1091 Project: A Day In The Life Of The Conservation Lab

Welcome to our first 1091 Project post, a new effort in collaborative blogging!

1,091 is the number of miles between Ames, Iowa and Durham, North Carolina. Ames is the home of Iowa State University and our colleagues who write Parks Library Preservation. On the third Friday of each month, we will pick a topic and write about that topic from our own perspectives to highlight the similarities and differences between our programs. Our hope is that we will learn from each other and spark conversation between us and between our readers. If there are topics you are interested in hearing about from us, please leave them in the comments box.

The Verne and Tanya Roberts Conservation Lab is located on the lower level of Perkins Library. We work on both general (circulating) and special (non-circulating) collections. Our program has one full time technician to work primarily on general collections, plus 0.5FTE student assistants and two volunteers to help her. Three conservators and one technician work primarily on special collections materials. And there is me, the head of the Conservation Services Department. That makes six full time staff, two volunteers and our student assistants all working diligently to maintain our collections. Last fiscal year we repaired over 2,800 items from the collections and made over 8,500 custom enclosures.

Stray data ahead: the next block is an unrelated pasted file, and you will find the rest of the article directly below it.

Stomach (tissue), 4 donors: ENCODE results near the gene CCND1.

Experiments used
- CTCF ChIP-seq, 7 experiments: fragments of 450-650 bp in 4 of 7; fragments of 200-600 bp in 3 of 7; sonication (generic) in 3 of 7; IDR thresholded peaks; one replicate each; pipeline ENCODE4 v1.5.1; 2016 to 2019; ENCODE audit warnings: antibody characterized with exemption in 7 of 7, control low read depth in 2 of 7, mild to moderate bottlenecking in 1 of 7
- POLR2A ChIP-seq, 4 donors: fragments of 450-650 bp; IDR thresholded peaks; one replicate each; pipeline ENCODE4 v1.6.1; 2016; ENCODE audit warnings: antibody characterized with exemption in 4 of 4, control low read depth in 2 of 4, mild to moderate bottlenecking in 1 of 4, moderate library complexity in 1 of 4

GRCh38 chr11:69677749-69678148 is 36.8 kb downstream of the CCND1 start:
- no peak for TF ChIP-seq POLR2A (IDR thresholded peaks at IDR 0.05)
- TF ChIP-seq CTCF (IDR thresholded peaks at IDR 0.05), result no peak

1091 Project: A Day In The Life Of The Conservation Lab

A typical day begins at 8am with the collection of the damaged books from Circulation, with a stop in Shipping & Receiving to pick up books sent over from the branches or from Perkins technical services. These are brought to the lab and each item’s bar code is scanned to change it’s process status to “in preservation.” The books are sorted by the type of repair or enclosure they need and put onto our shelves. This allows staff to  pull several books needing the same repair. By working in batches our repair procedures are more streamlined and efficient, and the work turns around faster.

When the Rubenstein Library opens at 9am, we will collect any damaged items that were used in the special collections reading room. We will also pick up any special collections items sent over from Rubenstein Library’s technical services department for enclosures or pre-shelving repair needs. We will transfer these items to the lab and enter them into our Lab Log, which is a list of all the special collections materials that are in Conservation. The conservators will write a condition report for each item, then they will meet with the curators to discuss treatment options and agree on what will be done. Once they sign off on a treatment, digital photographs will be taken before treatment begins, and again after treatment. These will be filed with the written treatment documents when the items are returned to the library.

If today is Boxing Day, everyone in the lab will work on making custom enclosures for special collections. Boxing Day is great for your statistics since you create several boxes in one day, but it can be challenging to remain productive while the board shear is occupied or someone else has the corner rounder. It’s a good exercise to figure out how to remain productive while waiting for equipment, and it’s amazing how much prep work you can do while you wait.